Implementation: How does my History department set homework?


Homework booklets which compromise of the following tasks for the whole year for each unit:

  1. Scholarship Reading
  2. Meanwhile elsewhere tasks

3. Revisit tasks: Quizzes

4. Improving assessments

5. Revision tasks/explicit practice of study skills

We set a variety of tasks within the homework booklet as research has stated that pupils… want interesting, challenging, and varied tasks that are clearly defined and have adequate deadlines.

KS4 & KS5:

1. Show My Homework quizzes

2. Exam questions

How have some of the issues of homework been combatted?

Many teachers are less inclined to set homework due to the problems that are commonly associated with it. However, I have identified some of those issues below and provided ways in which I have attempted to combat these issues in my own classroom.

Issue 1 – The disadvantage gap

It is common knowledge that pupils from disadvantaged backgrounds are less likely to have a quiet working space, are less likely to have access to a device suitable for learning or a stable internet connection and may receive less parental support to complete homework and develop effective learning habits.

These difficulties may increase pupilsabilities to do homework and do it well. As a result, these are the ways in which we have tried to combat the issue and close the disadvantage gap in our department:

KS3: Students with a physical booklet do not require a computer or the internet as all the information they need to be able to do the tasks are within that booklet.

KS4/5: Show My Homework quizzes need an electronic device and a reliable internet connection. However, students know they can come up at break, during lunch or after school to the History rooms to use either a device or facilities in the school library.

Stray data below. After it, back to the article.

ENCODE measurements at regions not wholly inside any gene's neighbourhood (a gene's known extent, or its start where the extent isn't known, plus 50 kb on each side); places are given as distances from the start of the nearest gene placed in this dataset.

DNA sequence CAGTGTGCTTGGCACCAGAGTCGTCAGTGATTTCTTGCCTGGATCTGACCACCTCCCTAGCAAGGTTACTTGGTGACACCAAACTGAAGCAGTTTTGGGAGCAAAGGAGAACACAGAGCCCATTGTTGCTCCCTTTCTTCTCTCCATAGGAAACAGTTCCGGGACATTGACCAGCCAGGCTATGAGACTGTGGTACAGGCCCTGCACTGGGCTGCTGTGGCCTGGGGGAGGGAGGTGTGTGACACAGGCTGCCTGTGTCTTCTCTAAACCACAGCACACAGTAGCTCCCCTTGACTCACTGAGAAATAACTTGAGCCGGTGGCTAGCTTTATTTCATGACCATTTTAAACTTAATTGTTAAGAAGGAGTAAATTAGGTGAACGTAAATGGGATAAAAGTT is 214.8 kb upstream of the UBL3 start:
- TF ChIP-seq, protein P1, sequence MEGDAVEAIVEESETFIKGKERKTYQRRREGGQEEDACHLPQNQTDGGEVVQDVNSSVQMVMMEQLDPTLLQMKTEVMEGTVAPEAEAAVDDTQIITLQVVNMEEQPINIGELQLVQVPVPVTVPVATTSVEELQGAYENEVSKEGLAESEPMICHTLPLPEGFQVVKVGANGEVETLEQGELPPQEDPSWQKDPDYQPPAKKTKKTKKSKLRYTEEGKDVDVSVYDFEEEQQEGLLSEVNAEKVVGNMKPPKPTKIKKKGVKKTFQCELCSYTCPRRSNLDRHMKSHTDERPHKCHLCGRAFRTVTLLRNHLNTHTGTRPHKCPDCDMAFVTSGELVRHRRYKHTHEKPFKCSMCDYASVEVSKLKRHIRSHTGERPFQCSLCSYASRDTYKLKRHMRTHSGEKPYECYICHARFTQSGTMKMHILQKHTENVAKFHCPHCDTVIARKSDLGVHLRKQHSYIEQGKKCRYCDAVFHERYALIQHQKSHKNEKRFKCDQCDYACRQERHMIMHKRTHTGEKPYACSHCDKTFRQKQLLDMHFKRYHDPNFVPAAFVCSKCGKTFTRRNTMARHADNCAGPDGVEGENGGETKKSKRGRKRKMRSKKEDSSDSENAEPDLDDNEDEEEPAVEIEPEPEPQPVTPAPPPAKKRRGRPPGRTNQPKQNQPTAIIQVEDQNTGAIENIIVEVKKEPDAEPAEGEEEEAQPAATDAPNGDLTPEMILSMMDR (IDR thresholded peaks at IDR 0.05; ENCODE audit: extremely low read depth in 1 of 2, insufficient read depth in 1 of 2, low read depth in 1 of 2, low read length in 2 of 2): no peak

Furthermore, when writing exam answers we enforce that all answers should be handwritten therefore a device is not required.

Issue 2 – Marking

Another reason why some are hesitant to set homework is due to the marking load implication. However, there are ways in which we can work around this as we can  see below:

KS3: Homework is commonly self or peer-marked at the beginning of the lesson. However, if I do not have time for this, I would live mark studentshomework whilst they are working independently on the main task.

KS4/5: Quizzes are marked by Show My Homework and students get to see what score they achieved automatically, accessing immediate feedback. I always check who got the highest in the class and then I reward them accordingly the following lesson.

Nevertheless, Exam questions are marked by teachers to provide detailed feedback on their application skills of the knowledge. I work in a school whereby departments get to set their own marking policy under the three pillars of quality presentation, feedback and response.

In my department, as HOD I have banned the marking of classwork but what must be marked is all exam questions and assessments. As a result of a workload-friendly policy, marking exam questions done as part of homework does not act as an additional load.

Issue 3 – Chasing students up & setting detentions

Chasing students that have not done homework is my biggest bugbear however there are ways we can minimise the chasing and the consequence implication of not doing the homework.